'Trovi iun kulpa' sounds particularly English to me. Is this really how Esperantists worldwide would put it?
It's totally acceptable but one might say "Ili juĝis ŝin kulpa" or "Ili konstatis/konfirmis ŝian kulpon" or "Ili konkludis ke ŝi estas kulpa".
I would say it's Eurocentric, since, as far as I know, the word "to find" is used in the same way in German and French.
Not in French. We would say Ils la déclarèrent coupable. Literally, "They declared her guilty".
In Dutch it would mean that in their opinion she is guilty which is a bit different.
Not according to the 3 dictionaries I own. Decidi, jugxi, kaj determini are the ones I find. Even malkovri makes more sense, in the sense of discovering her guilt.
I don't quite understand the sentence structure here, what exactly is kulpa attached to? Is this short for something like 'ili trovis ke ŝi estas kulpa' or 'ili trovis ŝin esti kulpa'?
You are correct that it is short for 'ili trovis ŝin esti kulpa', which explains why 'kulpa' doesn't take the accusative. The same as in "Mi opinias lin (esti) bona". I believe there's an example of this in PMEG (la Plena Manlibro de Esperanta Gramatiko) but I'm not finding it at the moment.
Thanks! Is the other sentence, 'ili trovis ke ŝi estas kulpa', legal? Trovi needs a direct object, can 'ke + clause' be counted as one?
Remember that not all transitive verbs need a direct object, even if they can take one. Like "mi kantas" (I sing/I am singing) is a complete sentence, but "mi kantas melodion" (I sing a melody/I am singing a melody) is more explicit. But you are right that "trovi" doesn't make much sense without one. If you just say "mi trovas" it sounds like an incomplete thought. So, yes, a subclause is a fine replacement. So, yes, "Ili trovis ke ŝi estas kulpa" is completely valid. If you feel weird leaving off the object it's also valid to say "Ili trovis tion, ke ŝi estas kulpa."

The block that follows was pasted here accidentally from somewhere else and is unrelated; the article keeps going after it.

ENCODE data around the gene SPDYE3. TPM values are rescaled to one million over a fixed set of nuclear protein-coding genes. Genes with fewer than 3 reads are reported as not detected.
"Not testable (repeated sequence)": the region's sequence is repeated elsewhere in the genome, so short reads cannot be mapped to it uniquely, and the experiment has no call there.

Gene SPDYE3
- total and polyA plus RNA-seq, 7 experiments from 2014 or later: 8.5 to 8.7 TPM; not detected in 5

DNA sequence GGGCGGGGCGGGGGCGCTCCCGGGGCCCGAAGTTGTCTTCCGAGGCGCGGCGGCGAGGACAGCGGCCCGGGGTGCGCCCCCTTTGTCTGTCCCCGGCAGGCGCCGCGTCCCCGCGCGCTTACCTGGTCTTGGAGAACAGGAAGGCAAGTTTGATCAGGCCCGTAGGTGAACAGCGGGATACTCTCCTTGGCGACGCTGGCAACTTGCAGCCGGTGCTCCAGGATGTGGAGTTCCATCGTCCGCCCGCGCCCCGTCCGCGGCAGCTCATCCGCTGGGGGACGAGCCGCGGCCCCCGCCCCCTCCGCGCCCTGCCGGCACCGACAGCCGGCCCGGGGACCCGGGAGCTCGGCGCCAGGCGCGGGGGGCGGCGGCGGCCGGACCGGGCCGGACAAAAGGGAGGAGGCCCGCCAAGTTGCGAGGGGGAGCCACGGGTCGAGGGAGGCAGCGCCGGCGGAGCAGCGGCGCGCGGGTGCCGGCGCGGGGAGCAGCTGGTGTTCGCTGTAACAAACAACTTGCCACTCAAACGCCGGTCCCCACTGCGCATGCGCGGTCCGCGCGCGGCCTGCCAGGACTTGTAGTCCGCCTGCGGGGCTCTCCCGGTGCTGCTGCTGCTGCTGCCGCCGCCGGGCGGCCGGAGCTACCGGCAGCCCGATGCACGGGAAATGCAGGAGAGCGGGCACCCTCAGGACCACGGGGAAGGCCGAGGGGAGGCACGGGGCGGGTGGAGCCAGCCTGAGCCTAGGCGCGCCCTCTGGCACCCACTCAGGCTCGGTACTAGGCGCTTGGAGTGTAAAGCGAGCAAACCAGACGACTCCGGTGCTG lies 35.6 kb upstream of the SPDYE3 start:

I think the verb "trovi" just works that way. It's the same in English, where the sentence is not "They found that she was guilty" or "They found her to be guilty", but just "They found her guilty".
But then, that's quite idiomatic. I don't know that any other language than English puts it that way. But then, I don't know most languages sufficiently well, of course...
Dutch also can do this. "Ze vonden haar schuldig", or "Hij vond hem interessant", etc. I don't think it's very rare or unusual, just a verb that takes multiple complements and links them together semantically in a certain way.
But in English it has a different meaning! 'To find someone guilty' is to establish someone's guilt, and I strongly suspect that's what Duolingo is talking about. 'Schuldig vinden' etc merely means 'be of the opinion that someone is to blame for something'.
Whoops, you're right, fair point. I should have used "bevinden" ("iemand schuldig bevinden"). It doesn't work in the more general case of "*Hij bevond hem interessant" that I attempted before, so it fits this particular English usage of "find".
That's a strange one... I would have thought "kulpigi" would be "to make someone guilty". But I guess in this case it makes sense to not be entirely regular in that regard. "Blame" is just a much more common thing to say.
kulpigi is still logical, if you think of -ig- as just adding a direct object. Then kulpi is "to be guilty", and kulpigi is "to assign someone to be guilty", which in short is "to blame".